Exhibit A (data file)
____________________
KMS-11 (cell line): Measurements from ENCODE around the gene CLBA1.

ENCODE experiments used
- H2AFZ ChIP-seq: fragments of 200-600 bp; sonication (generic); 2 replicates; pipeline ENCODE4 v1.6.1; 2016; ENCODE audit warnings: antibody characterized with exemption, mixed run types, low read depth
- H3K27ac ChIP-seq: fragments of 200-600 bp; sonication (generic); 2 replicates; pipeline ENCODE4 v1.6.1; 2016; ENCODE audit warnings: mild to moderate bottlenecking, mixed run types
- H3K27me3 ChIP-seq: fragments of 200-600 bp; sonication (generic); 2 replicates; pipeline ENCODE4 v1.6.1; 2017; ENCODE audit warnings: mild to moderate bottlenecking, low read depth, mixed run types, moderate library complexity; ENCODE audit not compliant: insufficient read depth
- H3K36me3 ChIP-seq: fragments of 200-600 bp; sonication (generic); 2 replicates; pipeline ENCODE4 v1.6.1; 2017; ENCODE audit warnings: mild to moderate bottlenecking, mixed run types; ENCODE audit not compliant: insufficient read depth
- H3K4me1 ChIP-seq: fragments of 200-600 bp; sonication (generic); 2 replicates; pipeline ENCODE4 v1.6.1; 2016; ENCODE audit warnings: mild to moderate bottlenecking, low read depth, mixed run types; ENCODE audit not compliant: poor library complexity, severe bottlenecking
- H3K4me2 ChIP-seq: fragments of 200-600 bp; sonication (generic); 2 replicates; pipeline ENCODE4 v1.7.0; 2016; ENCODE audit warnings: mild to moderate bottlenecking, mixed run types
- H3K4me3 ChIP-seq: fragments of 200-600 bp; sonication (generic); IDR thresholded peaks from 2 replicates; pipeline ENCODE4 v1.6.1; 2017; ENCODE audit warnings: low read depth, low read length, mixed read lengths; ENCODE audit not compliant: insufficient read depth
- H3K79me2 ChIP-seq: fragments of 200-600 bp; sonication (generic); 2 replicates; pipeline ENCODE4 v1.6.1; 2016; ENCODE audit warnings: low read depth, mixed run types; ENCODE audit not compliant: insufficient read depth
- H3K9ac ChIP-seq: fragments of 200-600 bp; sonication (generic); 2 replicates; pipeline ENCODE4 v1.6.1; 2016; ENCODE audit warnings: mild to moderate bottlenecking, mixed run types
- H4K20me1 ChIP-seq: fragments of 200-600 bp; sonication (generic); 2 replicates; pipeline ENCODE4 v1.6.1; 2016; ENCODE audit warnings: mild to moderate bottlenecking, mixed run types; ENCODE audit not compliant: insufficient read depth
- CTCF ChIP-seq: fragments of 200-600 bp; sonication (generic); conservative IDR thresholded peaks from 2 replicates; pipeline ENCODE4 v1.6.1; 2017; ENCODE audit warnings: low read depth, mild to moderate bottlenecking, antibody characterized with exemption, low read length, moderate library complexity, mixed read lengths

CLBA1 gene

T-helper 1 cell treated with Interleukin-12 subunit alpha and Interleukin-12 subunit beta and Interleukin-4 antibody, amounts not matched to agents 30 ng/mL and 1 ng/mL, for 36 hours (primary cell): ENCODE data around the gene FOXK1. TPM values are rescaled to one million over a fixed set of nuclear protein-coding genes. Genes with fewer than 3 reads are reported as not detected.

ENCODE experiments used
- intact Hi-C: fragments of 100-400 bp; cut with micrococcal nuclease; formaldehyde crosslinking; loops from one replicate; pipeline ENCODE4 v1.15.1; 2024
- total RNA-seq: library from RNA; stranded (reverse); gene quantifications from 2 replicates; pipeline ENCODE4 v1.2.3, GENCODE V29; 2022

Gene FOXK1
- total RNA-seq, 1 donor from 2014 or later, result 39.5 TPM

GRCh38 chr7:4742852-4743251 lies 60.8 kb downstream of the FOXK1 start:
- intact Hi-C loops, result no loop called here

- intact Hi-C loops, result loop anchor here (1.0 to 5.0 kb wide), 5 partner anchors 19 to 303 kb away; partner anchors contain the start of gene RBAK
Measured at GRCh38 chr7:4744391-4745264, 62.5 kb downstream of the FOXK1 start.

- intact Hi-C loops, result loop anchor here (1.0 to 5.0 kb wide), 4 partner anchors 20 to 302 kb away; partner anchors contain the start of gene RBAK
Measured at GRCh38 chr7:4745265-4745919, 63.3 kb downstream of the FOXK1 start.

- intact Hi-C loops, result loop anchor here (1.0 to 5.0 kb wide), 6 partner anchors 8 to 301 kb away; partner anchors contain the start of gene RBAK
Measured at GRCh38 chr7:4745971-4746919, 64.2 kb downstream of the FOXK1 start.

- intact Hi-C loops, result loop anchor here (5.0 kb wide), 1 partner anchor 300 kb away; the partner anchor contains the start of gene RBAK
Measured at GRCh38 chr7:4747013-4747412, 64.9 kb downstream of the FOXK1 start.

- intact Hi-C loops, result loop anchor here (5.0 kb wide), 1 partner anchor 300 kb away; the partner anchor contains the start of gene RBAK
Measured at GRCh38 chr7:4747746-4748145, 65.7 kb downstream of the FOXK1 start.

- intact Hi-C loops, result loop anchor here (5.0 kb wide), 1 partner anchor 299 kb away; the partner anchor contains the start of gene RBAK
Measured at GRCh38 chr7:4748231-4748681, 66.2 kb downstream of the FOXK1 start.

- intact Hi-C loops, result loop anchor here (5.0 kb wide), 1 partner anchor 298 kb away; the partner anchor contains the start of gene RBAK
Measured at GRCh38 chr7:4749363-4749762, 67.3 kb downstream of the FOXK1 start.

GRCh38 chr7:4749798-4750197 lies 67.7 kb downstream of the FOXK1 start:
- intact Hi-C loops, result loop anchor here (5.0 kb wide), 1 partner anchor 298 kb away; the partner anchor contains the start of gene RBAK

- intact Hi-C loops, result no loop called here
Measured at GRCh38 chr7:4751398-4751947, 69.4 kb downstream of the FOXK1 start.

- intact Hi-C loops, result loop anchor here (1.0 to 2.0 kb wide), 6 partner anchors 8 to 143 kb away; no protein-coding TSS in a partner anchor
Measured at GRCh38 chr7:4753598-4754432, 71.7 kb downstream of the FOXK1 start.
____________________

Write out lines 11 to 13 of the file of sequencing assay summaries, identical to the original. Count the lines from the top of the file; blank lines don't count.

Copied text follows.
- H3K9ac ChIP-seq: fragments of 200-600 bp; sonication (generic); 2 replicates; pipeline ENCODE4 v1.6.1; 2016; ENCODE audit warnings: mild to moderate bottlenecking, mixed run types
- H4K20me1 ChIP-seq: fragments of 200-600 bp; sonication (generic); 2 replicates; pipeline ENCODE4 v1.6.1; 2016; ENCODE audit warnings: mild to moderate bottlenecking, mixed run types; ENCODE audit not compliant: insufficient read depth
- CTCF ChIP-seq: fragments of 200-600 bp; sonication (generic); conservative IDR thresholded peaks from 2 replicates; pipeline ENCODE4 v1.6.1; 2017; ENCODE audit warnings: low read depth, mild to moderate bottlenecking, antibody characterized with exemption, low read length, moderate library complexity, mixed read lengths